Various modifications and alterations of this invention will become apparent to those skilled in the art without departing from the scope and principles of this invention, and it should be understood that this invention is not to be unduly limited to the illustrative embodiments set forth hereinabove. All publications and patents are herein incorporated by reference to the same extent as if each individual publication or patent was specifically and individually indicated to be incorporated by reference.

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Classifications
U.S. Classification522/18, 522/79, 522/28, 522/76, 522/29, 522/170, 522/75, 522/78, 522/74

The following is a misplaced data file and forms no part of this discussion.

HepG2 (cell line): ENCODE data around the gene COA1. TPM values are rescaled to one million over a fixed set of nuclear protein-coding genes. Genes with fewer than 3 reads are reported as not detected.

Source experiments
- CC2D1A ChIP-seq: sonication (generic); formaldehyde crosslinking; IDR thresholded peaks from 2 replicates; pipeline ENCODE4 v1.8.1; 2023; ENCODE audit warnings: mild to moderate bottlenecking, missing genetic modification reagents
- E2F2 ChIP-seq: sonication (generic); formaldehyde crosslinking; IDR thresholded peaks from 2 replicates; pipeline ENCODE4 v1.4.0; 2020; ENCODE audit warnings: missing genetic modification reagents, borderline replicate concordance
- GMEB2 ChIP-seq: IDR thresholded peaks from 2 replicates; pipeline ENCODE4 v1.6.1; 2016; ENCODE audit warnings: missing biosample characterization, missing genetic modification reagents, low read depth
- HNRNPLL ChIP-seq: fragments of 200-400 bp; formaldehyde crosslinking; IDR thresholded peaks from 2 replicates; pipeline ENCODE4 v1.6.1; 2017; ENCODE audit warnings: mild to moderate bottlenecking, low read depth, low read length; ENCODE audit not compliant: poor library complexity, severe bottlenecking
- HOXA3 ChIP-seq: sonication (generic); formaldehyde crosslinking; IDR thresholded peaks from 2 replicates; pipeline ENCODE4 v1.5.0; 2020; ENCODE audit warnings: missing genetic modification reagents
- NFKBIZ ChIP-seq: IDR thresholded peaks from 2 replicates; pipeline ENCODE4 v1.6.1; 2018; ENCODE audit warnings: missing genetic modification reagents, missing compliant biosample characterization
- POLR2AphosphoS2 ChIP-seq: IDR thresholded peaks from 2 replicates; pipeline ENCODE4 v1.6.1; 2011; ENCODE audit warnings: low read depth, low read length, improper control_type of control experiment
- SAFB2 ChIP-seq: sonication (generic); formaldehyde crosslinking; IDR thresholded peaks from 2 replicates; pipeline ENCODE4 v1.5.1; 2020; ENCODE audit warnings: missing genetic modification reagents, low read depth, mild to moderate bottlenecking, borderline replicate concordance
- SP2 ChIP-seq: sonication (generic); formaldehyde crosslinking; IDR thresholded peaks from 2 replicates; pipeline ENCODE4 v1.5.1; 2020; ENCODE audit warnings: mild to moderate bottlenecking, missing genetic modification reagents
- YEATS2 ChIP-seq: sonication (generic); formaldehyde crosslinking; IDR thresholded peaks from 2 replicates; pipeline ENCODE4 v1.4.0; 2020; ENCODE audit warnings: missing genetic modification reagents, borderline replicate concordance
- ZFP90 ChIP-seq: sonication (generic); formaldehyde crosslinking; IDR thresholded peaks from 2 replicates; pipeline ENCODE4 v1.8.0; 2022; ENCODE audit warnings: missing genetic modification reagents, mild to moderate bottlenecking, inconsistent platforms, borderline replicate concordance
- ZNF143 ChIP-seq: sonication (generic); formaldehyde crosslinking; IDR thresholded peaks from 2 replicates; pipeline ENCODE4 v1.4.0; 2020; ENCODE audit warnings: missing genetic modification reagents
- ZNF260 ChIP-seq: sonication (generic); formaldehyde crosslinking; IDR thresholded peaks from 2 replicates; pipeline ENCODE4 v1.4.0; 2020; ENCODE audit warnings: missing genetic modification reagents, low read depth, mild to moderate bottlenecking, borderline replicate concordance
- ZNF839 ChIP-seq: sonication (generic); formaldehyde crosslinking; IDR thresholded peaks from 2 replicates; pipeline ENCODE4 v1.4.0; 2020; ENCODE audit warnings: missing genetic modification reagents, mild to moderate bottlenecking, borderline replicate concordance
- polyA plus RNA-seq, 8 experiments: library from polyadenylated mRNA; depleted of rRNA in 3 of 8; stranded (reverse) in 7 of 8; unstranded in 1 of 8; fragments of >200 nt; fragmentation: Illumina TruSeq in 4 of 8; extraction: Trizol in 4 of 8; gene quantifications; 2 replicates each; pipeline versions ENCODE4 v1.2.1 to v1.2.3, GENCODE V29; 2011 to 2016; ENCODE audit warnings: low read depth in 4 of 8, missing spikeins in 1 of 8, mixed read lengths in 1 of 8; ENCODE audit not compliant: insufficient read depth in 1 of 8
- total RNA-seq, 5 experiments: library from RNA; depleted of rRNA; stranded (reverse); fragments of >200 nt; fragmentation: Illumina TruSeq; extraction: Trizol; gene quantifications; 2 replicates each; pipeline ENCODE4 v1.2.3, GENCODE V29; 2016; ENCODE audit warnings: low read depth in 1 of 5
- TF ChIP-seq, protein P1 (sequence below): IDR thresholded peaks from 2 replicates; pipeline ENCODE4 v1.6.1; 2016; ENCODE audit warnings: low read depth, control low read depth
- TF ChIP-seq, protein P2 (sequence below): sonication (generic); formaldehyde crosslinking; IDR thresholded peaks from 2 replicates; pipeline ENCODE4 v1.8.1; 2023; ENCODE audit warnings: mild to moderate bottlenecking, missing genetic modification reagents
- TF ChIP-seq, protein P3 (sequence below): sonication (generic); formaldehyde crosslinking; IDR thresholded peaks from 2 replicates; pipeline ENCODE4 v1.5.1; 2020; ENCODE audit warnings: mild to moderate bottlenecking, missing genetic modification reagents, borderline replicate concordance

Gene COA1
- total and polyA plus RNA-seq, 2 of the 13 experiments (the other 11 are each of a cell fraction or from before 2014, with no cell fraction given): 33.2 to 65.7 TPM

International ClassificationC08G59/68, C08G59/40, C09J163/00, C09J4/02, C09J7/02, C09J4/00, C08F2/50
Cooperative ClassificationC09J4/00
European ClassificationC09J4/00
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Year of fee payment: 4
Oct 1, 1993ASAssignment
Owner name: MINNESOTA MINING AND MANUFACTURING COMPANY, MINNES
Free format text: RESUBMITTANCE OF ASSIGNMENT;ASSIGNORS:KINZER, KEVIN E.;MAHONEY, WAYNE S.;PALAZZOTTO, MICHAEL C.;REEL/FRAME:006713/0993
Effective date: 19930616
Jun 16, 1993ASAssignment
Owner name: PETERS, CAROLYN V.
Free format text: ASSIGNMENT OF ASSIGNORS INTEREST;ASSIGNORS:KINZER, KEVIN E.;MAHONEY, WAYNE S.;PALAZZOTTO, MICHAEL C.;REEL/FRAME:006628/0086
Effective date: 19930616